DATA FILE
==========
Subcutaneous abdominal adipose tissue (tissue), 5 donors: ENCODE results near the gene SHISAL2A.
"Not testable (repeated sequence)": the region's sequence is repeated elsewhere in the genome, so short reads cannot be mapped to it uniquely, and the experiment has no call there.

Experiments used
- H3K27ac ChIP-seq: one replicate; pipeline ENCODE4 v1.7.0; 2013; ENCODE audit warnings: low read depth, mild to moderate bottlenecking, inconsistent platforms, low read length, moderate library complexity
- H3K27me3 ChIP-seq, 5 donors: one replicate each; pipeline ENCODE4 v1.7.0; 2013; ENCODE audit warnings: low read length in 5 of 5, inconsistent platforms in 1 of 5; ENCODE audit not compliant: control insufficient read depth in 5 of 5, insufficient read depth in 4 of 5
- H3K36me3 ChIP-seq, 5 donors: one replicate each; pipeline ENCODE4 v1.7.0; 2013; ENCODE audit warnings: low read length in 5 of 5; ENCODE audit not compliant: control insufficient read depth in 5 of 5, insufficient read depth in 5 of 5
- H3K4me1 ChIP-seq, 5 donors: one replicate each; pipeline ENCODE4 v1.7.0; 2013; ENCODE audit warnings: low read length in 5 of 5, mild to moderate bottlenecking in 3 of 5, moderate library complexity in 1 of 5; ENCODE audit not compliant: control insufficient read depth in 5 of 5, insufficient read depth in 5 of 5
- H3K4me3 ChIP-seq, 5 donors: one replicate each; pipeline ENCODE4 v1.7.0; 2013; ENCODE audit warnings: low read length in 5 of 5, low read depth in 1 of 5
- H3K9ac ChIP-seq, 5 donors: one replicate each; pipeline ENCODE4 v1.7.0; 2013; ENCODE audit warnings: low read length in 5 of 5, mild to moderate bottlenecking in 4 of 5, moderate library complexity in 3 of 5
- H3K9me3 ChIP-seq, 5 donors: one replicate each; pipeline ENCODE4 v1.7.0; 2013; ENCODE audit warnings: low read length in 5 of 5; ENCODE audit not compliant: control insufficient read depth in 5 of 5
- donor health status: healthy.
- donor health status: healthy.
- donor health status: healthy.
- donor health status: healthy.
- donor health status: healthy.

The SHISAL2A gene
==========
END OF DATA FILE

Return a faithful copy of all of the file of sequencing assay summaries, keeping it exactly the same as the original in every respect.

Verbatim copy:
Subcutaneous abdominal adipose tissue (tissue), 5 donors: ENCODE results near the gene SHISAL2A.
"Not testable (repeated sequence)": the region's sequence is repeated elsewhere in the genome, so short reads cannot be mapped to it uniquely, and the experiment has no call there.

Experiments used
- H3K27ac ChIP-seq: one replicate; pipeline ENCODE4 v1.7.0; 2013; ENCODE audit warnings: low read depth, mild to moderate bottlenecking, inconsistent platforms, low read length, moderate library complexity
- H3K27me3 ChIP-seq, 5 donors: one replicate each; pipeline ENCODE4 v1.7.0; 2013; ENCODE audit warnings: low read length in 5 of 5, inconsistent platforms in 1 of 5; ENCODE audit not compliant: control insufficient read depth in 5 of 5, insufficient read depth in 4 of 5
- H3K36me3 ChIP-seq, 5 donors: one replicate each; pipeline ENCODE4 v1.7.0; 2013; ENCODE audit warnings: low read length in 5 of 5; ENCODE audit not compliant: control insufficient read depth in 5 of 5, insufficient read depth in 5 of 5
- H3K4me1 ChIP-seq, 5 donors: one replicate each; pipeline ENCODE4 v1.7.0; 2013; ENCODE audit warnings: low read length in 5 of 5, mild to moderate bottlenecking in 3 of 5, moderate library complexity in 1 of 5; ENCODE audit not compliant: control insufficient read depth in 5 of 5, insufficient read depth in 5 of 5
- H3K4me3 ChIP-seq, 5 donors: one replicate each; pipeline ENCODE4 v1.7.0; 2013; ENCODE audit warnings: low read length in 5 of 5, low read depth in 1 of 5
- H3K9ac ChIP-seq, 5 donors: one replicate each; pipeline ENCODE4 v1.7.0; 2013; ENCODE audit warnings: low read length in 5 of 5, mild to moderate bottlenecking in 4 of 5, moderate library complexity in 3 of 5
- H3K9me3 ChIP-seq, 5 donors: one replicate each; pipeline ENCODE4 v1.7.0; 2013; ENCODE audit warnings: low read length in 5 of 5; ENCODE audit not compliant: control insufficient read depth in 5 of 5
- donor health status: healthy.
- donor health status: healthy.
- donor health status: healthy.
- donor health status: healthy.
- donor health status: healthy.

The SHISAL2A gene